Royal Dutch Shell Plc has been ordered by a South African court to temporarily halt an offshore seismic survey after local communities took legal action to block the project.
The groups on Tuesday were granted an interim interdict that will stand until a ruling can be made on whether further environmental authorization is required, according to the judgment by a High Court in the Eastern Cape division. The claimants argue the activity will harm local marine life and disrupt fishing, while Shell maintains the practice has been in use for decades to search for oil and gas.
“We respect the court’s decision and have paused the survey while we review the judgment,” a Shell spokesman said. “If viable resources were to be found offshore, this could significantly contribute to the country’s energy security.”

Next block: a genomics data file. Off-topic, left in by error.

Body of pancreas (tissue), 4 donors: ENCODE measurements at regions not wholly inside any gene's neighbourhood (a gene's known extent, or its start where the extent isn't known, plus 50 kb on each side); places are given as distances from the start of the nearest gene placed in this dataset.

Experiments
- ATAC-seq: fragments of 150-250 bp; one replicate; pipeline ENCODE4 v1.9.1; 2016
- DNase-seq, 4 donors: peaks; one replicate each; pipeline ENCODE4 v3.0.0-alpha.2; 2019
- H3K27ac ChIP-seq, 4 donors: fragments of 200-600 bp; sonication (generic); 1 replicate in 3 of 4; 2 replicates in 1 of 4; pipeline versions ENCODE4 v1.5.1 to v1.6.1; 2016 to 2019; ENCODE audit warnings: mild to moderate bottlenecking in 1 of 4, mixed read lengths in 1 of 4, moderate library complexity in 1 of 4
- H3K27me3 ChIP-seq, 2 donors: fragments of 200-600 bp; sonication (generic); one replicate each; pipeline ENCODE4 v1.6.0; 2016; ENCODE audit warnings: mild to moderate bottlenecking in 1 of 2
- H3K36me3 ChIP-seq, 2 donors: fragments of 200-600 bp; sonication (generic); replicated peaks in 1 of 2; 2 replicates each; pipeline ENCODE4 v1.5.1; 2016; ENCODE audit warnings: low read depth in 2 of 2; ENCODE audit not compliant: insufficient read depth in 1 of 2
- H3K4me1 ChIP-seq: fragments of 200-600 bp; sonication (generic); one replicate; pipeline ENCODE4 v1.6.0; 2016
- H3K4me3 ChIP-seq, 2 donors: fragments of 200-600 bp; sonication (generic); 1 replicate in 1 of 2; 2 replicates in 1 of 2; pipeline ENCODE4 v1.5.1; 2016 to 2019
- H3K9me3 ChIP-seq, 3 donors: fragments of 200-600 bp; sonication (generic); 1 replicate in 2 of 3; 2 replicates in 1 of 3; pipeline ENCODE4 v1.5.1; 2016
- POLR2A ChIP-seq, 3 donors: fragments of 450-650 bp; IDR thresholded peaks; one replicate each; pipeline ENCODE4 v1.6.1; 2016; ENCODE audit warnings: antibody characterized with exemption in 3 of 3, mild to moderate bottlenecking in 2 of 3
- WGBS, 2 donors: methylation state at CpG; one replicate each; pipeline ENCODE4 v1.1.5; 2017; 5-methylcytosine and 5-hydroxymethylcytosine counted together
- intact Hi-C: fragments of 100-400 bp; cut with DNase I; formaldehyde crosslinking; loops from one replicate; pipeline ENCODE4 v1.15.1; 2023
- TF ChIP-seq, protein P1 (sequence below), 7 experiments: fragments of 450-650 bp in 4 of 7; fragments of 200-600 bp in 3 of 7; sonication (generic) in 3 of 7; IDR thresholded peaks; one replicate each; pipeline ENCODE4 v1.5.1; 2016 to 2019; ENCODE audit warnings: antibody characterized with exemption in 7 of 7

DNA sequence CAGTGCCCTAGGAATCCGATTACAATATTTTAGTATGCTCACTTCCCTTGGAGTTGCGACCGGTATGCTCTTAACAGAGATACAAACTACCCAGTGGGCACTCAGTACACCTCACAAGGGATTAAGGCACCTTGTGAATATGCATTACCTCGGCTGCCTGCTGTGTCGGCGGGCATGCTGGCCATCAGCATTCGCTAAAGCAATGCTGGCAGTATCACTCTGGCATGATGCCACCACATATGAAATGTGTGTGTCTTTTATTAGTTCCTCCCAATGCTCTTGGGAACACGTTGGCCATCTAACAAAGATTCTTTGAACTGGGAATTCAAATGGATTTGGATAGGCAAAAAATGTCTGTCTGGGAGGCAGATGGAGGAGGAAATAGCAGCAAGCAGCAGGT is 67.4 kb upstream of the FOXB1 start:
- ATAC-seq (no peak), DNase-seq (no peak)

The ruling follows a public outcry against Shell’s project, which is taking place along South Africa’s Wild Coast, a remote stretch of eastern shoreline where whales are frequently spotted. Mineral Resources and Energy Minister Gwede Mantashe has defended the activity, citing a dozen seismic surveys conducted in the past five years. He is also a respondent in the case.
Local groups in the Wild Coast are concerned that they were not properly consulted and of the impact the survey will have on the climate, communities and marine life, Judge Gerald Bloem wrote, adding that Shell’s community notification was flawed.
The decision comes after a separate legal attempt brought by groups including Greenpeace failed to stop the activity earlier this month. In that case, a different judge dismissed the assertion of irreparable harm to marine life as speculative. Environmental groups are globally pushing Shell and others to halt oil and gas developments in their earliest stages or before they even start.
Mantashe and the energy giant have been ordered to pay costs of the application for the interim interdict.
No date has been set for a decision on whether authorization will be required under the National Environmental Management Act. Shell has said it already has the appropriate permission to conduct the survey.